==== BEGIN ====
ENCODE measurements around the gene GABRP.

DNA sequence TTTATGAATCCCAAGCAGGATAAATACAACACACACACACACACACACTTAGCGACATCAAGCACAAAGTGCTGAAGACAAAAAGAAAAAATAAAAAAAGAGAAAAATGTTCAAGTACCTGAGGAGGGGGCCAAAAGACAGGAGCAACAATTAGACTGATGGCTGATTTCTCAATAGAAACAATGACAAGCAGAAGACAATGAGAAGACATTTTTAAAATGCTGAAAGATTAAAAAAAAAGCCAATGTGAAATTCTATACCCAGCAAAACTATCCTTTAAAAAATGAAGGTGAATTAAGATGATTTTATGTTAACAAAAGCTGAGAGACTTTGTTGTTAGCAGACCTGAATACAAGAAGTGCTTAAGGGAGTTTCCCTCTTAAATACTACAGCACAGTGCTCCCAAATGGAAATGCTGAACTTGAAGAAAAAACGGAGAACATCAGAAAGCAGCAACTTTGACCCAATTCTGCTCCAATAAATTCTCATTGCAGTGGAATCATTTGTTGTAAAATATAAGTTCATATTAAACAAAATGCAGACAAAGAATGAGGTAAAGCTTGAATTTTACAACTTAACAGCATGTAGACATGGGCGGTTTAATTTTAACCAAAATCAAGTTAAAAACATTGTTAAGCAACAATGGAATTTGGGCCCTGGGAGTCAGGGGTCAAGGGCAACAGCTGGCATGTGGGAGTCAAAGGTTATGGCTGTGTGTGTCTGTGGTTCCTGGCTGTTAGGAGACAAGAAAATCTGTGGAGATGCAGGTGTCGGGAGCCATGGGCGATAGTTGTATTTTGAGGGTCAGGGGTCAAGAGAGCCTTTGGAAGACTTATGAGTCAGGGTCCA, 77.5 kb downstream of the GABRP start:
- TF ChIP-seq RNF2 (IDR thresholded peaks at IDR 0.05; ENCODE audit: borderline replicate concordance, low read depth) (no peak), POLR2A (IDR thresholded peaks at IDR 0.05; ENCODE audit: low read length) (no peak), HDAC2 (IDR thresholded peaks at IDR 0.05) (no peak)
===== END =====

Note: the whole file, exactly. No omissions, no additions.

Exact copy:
ENCODE measurements around the gene GABRP.

DNA sequence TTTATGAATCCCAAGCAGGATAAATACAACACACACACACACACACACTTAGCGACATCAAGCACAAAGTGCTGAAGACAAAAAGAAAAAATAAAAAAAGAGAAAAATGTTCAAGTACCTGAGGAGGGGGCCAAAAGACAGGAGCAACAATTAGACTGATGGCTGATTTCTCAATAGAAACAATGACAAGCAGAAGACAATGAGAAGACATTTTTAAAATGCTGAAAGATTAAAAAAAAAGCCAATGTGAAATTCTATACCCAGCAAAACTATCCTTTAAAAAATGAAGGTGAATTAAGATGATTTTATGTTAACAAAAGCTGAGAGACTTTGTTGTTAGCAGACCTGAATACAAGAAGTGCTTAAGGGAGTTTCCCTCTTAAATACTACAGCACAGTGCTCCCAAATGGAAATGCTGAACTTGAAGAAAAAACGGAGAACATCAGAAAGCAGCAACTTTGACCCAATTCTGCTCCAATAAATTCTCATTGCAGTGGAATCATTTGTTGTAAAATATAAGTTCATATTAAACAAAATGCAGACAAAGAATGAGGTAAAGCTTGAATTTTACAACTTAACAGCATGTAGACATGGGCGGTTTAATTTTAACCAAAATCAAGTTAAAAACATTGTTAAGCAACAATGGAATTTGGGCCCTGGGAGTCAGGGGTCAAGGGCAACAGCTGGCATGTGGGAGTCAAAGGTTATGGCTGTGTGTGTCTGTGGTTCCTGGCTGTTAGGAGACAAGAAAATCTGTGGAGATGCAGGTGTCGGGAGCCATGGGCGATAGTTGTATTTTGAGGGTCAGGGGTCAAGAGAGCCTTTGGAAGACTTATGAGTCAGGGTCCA, 77.5 kb downstream of the GABRP start:
- TF ChIP-seq RNF2 (IDR thresholded peaks at IDR 0.05; ENCODE audit: borderline replicate concordance, low read depth) (no peak), POLR2A (IDR thresholded peaks at IDR 0.05; ENCODE audit: low read length) (no peak), HDAC2 (IDR thresholded peaks at IDR 0.05) (no peak)